“It makes it easier if we have a customer who wants us in a potential area. It’s good to have an anchor customer for a facility,” said Gates. “It’s easier when someone says, ‘We’ll give you a $20 million order to put a factory there.’ That’s just how it works.”

Going through the list of what the company does is an interesting read. The team can perform printed circuit board assembly, injection and blow molded plastics, metal fabrication, powder coating and wet painting, and full product assembly. It can help companies design and engineer virtually any product. It also has a supply chain management department that helps reduce total costs to its customers. From keyboards to just about everything technical, it has come a long way.

Gates said the biggest area of growth is in the consumer medical field. It produces infrared thermometers, humidifiers, and vaporizers, and the biggest challenge in that field is running a medical production facility offshore. But staff members get it done.

In fact, doing business internationally is how Keytronic got to where it is today. It has been doing business in China and Mexico since what Gates called the “keyboard days,” and from there, it learned to run offshore facilities. “That was a big leg up for us. I think it provided a huge competitive edge for us,” he recalled. “All we had to do was convert facilities from keyboard manufacturing to whatever was needed.”

Gates describes the last year as a strange one. He is proud of the company’s facilities in China but says he is hearing that diversification is in the air for production, as companies are looking to expand in their locations.

Keytronic representatives, he said, have been saying for several years that some products are big and bulky, and can be cheaper to produce in Mexico. Others are catching on. “There’s been a sea change, where people are looking at the total cost of doing business, and a lot of people are getting to the point where they are getting pushed off the cliff to say that they need to spread the risk and they cannot be so China-centric,” he said. “That’s good for us because we’re strong outside of China as well as inside of China.”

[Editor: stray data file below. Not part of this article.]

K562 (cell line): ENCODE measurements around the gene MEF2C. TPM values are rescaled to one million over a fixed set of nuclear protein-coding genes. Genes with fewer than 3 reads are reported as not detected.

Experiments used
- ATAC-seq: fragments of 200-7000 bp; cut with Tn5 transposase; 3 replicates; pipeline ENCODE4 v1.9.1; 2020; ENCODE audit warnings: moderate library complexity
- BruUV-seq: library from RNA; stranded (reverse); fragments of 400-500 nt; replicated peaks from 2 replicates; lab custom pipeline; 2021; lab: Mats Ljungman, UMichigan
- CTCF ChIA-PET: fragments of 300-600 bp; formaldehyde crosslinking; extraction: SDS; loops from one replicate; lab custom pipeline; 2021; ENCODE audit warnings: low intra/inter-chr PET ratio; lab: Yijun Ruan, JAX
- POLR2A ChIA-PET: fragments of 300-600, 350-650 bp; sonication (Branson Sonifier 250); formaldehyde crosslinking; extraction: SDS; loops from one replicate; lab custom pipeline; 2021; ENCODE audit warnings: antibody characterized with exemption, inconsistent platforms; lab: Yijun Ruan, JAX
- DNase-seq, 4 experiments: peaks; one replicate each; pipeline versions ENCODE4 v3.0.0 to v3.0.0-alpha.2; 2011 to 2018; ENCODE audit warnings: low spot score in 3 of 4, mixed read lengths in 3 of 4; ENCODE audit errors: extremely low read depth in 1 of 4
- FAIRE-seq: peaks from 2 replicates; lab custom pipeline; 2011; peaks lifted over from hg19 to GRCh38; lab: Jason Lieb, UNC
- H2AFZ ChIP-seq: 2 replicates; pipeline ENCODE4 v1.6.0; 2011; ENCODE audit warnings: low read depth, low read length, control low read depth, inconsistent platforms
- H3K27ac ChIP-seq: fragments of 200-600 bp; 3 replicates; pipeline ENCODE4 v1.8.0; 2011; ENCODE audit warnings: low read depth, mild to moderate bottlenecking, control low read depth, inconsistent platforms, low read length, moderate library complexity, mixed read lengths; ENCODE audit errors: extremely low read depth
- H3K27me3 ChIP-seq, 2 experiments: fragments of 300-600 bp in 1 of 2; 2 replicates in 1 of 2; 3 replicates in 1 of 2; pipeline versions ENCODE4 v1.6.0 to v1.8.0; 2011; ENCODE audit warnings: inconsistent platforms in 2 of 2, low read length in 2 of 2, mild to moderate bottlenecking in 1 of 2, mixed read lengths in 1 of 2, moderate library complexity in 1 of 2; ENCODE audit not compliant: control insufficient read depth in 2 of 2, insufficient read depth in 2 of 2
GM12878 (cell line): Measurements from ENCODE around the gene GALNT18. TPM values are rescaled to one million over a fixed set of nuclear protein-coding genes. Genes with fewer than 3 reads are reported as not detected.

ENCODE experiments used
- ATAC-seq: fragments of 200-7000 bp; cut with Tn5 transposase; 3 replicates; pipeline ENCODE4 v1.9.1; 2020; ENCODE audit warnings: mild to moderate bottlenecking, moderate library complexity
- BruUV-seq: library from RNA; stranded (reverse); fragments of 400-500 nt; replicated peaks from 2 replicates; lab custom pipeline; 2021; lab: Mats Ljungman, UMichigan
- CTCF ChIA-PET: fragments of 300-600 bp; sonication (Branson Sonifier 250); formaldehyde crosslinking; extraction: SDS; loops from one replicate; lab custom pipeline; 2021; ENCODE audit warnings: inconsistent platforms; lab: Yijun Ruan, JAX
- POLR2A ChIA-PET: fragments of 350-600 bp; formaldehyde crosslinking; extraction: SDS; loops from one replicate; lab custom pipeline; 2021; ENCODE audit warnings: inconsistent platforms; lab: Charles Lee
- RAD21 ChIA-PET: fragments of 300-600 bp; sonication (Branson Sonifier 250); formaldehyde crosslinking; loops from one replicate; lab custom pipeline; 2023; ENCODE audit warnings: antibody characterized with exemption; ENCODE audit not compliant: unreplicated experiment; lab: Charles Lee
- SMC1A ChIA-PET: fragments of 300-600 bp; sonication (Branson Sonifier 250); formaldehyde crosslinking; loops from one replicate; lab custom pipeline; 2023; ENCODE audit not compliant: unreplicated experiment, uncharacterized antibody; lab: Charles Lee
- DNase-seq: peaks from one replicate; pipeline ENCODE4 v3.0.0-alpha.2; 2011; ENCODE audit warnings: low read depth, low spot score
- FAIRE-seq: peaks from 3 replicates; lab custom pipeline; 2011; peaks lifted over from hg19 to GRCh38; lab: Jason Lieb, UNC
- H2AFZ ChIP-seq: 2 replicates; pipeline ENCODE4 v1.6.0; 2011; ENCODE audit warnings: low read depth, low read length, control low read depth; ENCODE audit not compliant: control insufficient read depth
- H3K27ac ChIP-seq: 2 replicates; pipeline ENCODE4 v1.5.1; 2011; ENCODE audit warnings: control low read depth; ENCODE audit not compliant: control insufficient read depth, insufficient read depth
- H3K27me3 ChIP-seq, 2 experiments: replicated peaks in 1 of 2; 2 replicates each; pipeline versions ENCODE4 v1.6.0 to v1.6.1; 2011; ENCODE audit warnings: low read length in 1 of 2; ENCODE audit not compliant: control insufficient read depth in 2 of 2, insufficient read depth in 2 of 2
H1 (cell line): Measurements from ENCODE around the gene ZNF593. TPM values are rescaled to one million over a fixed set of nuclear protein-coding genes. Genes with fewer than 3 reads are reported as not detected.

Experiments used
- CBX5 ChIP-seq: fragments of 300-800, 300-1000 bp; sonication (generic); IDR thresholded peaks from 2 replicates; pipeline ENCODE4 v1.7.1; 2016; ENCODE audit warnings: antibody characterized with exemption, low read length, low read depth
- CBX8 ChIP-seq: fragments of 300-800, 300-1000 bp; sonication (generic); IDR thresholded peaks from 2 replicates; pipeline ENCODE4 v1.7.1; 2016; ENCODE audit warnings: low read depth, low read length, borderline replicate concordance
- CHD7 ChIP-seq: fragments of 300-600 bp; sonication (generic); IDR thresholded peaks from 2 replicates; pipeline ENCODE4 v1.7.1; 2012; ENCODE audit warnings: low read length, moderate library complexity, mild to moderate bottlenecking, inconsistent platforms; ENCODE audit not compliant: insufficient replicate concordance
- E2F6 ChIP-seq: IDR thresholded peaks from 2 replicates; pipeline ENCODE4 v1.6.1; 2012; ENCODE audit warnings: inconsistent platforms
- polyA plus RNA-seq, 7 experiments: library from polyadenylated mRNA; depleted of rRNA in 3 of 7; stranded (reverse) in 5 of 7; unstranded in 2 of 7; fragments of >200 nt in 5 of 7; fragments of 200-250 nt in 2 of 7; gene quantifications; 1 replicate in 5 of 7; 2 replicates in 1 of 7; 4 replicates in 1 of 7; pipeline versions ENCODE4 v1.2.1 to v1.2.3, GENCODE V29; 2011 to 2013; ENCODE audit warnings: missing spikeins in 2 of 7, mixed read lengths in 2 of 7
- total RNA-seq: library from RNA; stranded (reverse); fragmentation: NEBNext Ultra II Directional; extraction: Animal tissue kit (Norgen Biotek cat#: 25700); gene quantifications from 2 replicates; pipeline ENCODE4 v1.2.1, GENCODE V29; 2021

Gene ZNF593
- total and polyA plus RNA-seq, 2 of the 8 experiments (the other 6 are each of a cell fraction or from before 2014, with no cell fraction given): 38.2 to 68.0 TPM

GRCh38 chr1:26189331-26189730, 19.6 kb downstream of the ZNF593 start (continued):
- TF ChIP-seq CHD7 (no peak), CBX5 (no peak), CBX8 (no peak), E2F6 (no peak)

As a result, he said, companies that are coming to Keytronic for their manufacturing needs are looking to diversify their business into Mexico or even Europe. Gates admits it is a lot of work to upgrade or change facilities to meet the demands, but that just means new customers under the Keytronic umbrella.

These are companies like Skybell, which recently selected Keytronic to manufacture a line of Wi-Fi video doorbell products and accessories. And Helius Medical Technologies wanted to manufacture a line of portable neuromodulation stimulators, which help patients with mild to moderate traumatic brain injury by delivering neurostimulation through the tongue into two major cranial nerves, increasing the flow of neural impulses directly into the brain stem and cerebellum.

Coming up, the company will be taking part in new programs involving electric vehicle charging infrastructure, LED lighting, oil and gas sensors, and flight control for experimental aircraft. To prepare for all that, the company will continue investing in new capacity at all its facilities. It will also see a significant increase in its sheet metal capacity to address demand. “We remain optimistic about our opportunities for growth in fiscal 2020 and beyond,” Gates said in a press release last year.

Gates has been with the company for thirty-seven years and is happy with the directions Keytronic has taken in that time. The accolades have been coming in. Last December, Keytronic was selected by a technology industry trade publication as one of the top ten metal manufacturing and services companies.

The company has also been using solar power through a local solar electric production program in Washington State, in an effort to bring clients’ costs down even further.

Change is good, and Keytronic knows this from experience. The end of the latest quarter shows a company-wide revenue of $116.7 million. That is only down from the previous year because of retooling at the Mexican facility. Like all companies, there are highs and lows, but with a past like Keytronic’s, it is easy to see a bright future.